After standing alone for nearly 20 years in a volatile region, Iran is still paying a price as it emerges from isolation. Few sovereign states share frontiers with so many countries -- seven land borders and twice that if the littoral states of the Caspian Sea and the Persian Gulf are included. Most of her neighbors are grappling with varying degrees of instability, sometimes inspired by outside forces. But nearly all of them are bound by agreement to allies who would help thwart an uncompromising aggressor, if not on the battlefield, then at least in the diplomatic arena.

Iran needs to re-assess its relations with Pakistan and the Taleban must not easily be let off the hook for their atrocities. But to divert precious resources in a protracted Afghan campaign would only delight Iran's foes.

Kewmars Bozorgmehr
Kewbridge@compuserve.com

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* I hope one day...

[Regarding "Open Air"] how hard it is for the world's people to understand one another, and most of all to be tolerant of each other's beliefs and cultures. I only hope one day we will care for each other and respect one another no matter where we live or who we are.

William J. Herman
texasbill@bigpond.com

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Tuesday
Sept 15, 1998

* Lessons from Hitler's Germany

There is little doubt that a war in the region would not be to the benifit of any nation particularly Iran. However it is important to put some of the movements into historical perspective. British Prime Minister Chamberlin chose diplomatic routes in dealing with Hitler's Germany. He believed sacrificing another nation's sovereignty in order to protect the peace was the most appropriate option.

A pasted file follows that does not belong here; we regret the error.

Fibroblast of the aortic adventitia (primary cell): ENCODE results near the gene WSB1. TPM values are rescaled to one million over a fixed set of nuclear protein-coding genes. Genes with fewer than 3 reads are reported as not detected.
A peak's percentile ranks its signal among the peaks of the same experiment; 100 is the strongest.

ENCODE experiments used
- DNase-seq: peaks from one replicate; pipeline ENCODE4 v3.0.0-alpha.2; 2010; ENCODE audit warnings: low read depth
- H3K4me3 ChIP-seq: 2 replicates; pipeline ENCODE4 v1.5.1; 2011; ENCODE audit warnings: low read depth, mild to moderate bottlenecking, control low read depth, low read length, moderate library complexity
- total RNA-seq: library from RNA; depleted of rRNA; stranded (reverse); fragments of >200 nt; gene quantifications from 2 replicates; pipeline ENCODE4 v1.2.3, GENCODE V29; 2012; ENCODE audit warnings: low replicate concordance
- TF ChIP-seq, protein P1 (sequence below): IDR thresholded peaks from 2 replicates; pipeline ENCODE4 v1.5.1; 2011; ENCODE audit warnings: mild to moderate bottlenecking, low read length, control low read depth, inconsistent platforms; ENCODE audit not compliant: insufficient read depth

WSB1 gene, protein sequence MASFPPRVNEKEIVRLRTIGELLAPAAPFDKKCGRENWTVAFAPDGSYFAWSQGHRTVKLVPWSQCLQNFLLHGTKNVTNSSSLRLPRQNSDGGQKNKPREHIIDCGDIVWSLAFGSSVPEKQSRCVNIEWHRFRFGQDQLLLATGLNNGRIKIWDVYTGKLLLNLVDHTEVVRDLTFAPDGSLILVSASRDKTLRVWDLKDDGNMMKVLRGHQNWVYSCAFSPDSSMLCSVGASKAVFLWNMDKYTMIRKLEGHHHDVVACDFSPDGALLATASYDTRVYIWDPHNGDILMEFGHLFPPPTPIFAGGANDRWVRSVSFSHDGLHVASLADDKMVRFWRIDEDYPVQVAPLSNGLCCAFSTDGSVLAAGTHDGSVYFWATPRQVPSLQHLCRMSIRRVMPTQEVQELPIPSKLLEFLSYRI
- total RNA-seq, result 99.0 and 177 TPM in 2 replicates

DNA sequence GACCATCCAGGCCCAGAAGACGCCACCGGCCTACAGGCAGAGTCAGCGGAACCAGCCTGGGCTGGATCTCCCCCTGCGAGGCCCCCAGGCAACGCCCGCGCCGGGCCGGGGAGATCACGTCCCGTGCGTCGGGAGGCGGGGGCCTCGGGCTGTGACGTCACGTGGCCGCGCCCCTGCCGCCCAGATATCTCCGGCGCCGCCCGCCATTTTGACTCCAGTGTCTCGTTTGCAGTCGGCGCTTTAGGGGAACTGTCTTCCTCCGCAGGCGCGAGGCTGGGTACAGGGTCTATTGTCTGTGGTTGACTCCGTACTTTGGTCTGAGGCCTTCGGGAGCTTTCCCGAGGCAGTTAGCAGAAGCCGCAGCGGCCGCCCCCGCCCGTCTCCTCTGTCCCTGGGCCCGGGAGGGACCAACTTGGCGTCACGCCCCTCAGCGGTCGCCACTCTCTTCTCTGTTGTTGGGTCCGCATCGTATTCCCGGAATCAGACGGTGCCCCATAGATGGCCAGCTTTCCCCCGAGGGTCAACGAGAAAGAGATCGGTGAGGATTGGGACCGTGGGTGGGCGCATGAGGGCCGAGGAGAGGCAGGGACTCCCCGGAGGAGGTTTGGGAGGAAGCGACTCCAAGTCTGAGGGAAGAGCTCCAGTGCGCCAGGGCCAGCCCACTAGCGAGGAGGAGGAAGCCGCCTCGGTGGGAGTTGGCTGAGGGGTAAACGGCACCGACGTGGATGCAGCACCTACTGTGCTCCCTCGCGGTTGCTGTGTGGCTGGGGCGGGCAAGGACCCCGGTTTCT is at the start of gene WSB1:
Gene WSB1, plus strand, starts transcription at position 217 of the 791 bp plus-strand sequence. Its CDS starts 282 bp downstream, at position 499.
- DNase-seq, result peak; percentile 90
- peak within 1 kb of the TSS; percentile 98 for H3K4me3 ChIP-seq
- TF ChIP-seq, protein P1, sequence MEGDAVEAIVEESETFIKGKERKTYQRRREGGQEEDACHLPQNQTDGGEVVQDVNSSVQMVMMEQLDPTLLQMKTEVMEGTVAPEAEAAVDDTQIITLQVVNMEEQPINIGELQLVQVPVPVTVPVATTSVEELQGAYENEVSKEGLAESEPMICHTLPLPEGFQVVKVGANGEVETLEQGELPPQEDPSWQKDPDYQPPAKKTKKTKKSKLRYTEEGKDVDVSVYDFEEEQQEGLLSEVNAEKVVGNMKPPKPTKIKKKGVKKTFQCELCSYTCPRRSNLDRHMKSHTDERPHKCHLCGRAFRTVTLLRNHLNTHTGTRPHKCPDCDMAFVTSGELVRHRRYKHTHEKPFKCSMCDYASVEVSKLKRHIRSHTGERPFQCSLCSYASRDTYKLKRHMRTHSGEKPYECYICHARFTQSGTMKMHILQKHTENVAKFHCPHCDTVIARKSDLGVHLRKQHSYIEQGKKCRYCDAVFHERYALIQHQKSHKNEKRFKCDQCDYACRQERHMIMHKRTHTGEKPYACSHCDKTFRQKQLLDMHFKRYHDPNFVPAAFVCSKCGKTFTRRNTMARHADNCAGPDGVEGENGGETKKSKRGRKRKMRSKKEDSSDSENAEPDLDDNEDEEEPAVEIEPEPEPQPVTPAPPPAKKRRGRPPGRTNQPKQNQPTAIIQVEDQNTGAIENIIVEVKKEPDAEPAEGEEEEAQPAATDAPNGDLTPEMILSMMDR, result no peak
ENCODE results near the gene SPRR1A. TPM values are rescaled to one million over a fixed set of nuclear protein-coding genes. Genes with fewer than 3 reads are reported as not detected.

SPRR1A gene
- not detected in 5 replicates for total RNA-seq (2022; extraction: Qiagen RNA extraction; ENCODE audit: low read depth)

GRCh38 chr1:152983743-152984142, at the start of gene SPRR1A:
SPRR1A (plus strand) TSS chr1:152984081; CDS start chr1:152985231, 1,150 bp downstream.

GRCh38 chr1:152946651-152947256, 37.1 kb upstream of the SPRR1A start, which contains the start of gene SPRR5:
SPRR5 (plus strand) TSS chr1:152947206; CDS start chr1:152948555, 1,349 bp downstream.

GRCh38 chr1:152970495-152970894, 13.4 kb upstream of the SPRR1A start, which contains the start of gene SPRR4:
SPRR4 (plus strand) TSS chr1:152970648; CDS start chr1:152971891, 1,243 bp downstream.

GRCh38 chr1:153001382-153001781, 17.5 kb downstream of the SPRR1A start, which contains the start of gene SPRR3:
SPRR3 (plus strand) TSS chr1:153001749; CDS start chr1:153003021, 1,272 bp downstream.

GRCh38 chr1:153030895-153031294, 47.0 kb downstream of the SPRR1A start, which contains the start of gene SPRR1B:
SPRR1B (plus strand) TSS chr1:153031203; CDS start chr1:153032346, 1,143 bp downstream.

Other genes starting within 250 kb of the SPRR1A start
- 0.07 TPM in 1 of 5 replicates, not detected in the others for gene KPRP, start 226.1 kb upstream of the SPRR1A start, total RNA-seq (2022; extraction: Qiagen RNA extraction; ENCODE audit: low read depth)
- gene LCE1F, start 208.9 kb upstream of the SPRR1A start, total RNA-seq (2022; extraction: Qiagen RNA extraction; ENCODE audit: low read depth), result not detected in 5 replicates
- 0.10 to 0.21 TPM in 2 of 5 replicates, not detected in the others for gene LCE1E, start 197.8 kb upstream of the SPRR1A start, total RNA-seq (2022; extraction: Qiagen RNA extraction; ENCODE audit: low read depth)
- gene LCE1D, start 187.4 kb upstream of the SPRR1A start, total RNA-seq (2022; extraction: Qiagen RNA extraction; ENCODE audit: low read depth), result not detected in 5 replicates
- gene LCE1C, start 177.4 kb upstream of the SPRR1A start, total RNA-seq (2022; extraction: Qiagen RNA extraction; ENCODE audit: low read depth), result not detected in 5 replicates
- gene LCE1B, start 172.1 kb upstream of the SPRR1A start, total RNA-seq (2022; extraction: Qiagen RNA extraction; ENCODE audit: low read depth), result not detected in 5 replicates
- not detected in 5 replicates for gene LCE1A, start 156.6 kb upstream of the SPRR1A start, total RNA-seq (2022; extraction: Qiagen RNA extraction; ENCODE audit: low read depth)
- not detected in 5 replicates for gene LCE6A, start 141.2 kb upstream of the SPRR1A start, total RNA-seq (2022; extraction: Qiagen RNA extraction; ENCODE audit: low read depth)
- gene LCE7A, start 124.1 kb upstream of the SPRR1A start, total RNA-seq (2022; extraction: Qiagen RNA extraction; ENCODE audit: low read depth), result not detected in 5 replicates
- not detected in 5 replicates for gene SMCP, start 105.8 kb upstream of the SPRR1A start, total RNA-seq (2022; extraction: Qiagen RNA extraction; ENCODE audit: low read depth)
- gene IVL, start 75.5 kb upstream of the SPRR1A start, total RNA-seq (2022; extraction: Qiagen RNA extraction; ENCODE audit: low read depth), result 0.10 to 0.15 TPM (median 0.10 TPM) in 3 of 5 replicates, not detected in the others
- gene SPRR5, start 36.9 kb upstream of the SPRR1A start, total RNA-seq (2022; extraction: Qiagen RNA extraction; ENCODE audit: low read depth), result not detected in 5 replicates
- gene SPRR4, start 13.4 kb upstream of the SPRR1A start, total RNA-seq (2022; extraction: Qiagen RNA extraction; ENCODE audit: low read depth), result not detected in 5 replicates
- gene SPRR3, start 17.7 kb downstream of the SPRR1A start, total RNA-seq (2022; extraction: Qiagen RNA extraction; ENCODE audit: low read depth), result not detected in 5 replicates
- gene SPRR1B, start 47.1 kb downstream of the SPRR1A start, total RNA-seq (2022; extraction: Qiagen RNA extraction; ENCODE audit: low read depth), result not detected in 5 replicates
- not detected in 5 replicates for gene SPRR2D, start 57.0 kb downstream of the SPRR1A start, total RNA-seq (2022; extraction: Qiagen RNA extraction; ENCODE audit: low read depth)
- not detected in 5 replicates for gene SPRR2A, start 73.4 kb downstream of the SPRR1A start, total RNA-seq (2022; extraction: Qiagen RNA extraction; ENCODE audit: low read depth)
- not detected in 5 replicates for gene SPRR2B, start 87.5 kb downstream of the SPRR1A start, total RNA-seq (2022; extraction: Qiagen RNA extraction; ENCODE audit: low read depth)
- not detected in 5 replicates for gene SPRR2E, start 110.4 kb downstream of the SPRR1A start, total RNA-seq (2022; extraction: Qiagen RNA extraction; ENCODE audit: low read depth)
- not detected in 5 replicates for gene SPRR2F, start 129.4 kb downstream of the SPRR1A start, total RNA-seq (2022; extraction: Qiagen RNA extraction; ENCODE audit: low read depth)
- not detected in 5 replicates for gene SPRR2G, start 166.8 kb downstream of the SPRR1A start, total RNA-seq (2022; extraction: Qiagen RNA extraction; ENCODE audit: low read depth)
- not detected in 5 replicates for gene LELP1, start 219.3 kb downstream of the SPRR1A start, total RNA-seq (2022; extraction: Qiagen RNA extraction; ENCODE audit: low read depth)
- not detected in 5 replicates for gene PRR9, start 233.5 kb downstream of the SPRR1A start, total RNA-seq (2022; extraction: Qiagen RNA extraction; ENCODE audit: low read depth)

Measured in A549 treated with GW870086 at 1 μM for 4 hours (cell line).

Iran should not engage in full-scale military strike against the Taliban because it will engulf the region in war. However, just as the U.S., it must reserve the right to protect its citizens and support the opposition forces.

Iranian missiles could easily be used in the form of limited strikes to pound Taliban strongholds and achieve political and strategic goals as well. The primary aim should be to warn the Taliban that any future "misbehavior" would not be tolerated and to give the opposition some breathing space.

Rostam Farhadieh
z2139152@student.unsw.edu.au

(Back to top)

* Don't be so emotional

This sort of attitude is why Iran is such a screwed up place ["We don't need this"].

Laleh Khalili writes: "And my heart bleeds. I awoke in a cold sweat last night, terror drowning me, my lungs crushed by distress. I enumerated in my head all those things that would cause me that much anxiety, and among them all, the only insurmountable burden was the thought of Iran going to war. I felt utterly helpless, utterly terrified."

What?! Stop being so damn emotional and extreme on every issue. There are real geopolitical reasons why the Iranian government is acting this way toward Afghanistan (and believe it or not, the diplomats are the tip of the iceberg). Let's try to be more rational in our next attempt at a political statement.

(No name)
publicpc@library.berkeley.edu

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* Khalili's reply: I do not condone injustices

Dear Ms. Aghamiri,

Thank you infinitely for your kind words. I just wanted to clarify a small point. I do not condone the injustices committed by the Taleban in Afghanistan. But I also believe that in that war (as in many others) there are no "good" or "just" sides. Rapes, murders, massacres, mutilations, and barbarism are committed by all.

The reason I don't find the Iranian government's protests agaisnt the Taleban valid is because I think it has more to do with Shi'a-Sunni schism and geopolitics rather than any particular discomfort at the manner in which the Taleban choose to interpret the Qoran. But thanks again for your comments and I am happy to say that as Iranians we are that much richer for having someone like you among us.

Laleh Khalili
LalehK@aol.com

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* Best news source